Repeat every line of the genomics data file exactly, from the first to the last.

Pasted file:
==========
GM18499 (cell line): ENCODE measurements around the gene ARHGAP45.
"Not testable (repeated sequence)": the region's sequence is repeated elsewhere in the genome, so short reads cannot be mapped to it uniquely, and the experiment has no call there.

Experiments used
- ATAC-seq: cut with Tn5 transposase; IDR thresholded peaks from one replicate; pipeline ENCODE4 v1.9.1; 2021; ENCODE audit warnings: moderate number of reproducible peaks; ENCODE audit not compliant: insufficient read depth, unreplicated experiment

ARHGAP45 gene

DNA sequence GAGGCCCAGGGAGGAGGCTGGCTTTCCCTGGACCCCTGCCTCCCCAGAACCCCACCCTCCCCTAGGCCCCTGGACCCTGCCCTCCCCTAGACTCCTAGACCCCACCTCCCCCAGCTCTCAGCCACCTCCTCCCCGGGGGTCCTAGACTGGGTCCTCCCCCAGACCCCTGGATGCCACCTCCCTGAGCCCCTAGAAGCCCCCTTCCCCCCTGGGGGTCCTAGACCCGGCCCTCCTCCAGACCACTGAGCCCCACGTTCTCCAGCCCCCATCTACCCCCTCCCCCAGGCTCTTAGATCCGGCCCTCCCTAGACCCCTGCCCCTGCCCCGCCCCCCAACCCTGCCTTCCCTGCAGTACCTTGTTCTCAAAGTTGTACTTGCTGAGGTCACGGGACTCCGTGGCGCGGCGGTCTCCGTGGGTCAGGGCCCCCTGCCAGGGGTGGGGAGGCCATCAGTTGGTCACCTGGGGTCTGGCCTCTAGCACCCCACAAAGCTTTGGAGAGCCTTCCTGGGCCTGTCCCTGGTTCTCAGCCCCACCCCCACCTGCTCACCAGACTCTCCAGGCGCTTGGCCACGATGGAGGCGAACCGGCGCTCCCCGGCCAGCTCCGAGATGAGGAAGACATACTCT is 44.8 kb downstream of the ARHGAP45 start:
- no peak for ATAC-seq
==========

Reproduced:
GM18499 (cell line): ENCODE measurements around the gene ARHGAP45.
"Not testable (repeated sequence)": the region's sequence is repeated elsewhere in the genome, so short reads cannot be mapped to it uniquely, and the experiment has no call there.

Experiments used
- ATAC-seq: cut with Tn5 transposase; IDR thresholded peaks from one replicate; pipeline ENCODE4 v1.9.1; 2021; ENCODE audit warnings: moderate number of reproducible peaks; ENCODE audit not compliant: insufficient read depth, unreplicated experiment

ARHGAP45 gene

DNA sequence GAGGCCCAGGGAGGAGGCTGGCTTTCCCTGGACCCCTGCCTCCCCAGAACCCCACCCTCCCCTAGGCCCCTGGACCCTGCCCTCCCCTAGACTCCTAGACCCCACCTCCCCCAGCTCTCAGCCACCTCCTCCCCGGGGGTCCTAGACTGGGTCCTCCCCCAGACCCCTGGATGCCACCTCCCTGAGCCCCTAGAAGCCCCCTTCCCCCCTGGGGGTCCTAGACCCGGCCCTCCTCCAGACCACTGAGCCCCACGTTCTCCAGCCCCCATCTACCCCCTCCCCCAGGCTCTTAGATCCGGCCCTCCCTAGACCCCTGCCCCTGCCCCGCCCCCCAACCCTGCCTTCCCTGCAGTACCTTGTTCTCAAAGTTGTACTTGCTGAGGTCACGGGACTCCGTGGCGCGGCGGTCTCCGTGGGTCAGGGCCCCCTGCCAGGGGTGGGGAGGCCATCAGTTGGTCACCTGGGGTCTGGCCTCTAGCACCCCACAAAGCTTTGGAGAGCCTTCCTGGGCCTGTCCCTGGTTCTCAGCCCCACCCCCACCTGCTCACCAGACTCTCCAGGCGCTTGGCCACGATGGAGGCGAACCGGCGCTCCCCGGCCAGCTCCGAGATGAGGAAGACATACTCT is 44.8 kb downstream of the ARHGAP45 start:
- no peak for ATAC-seq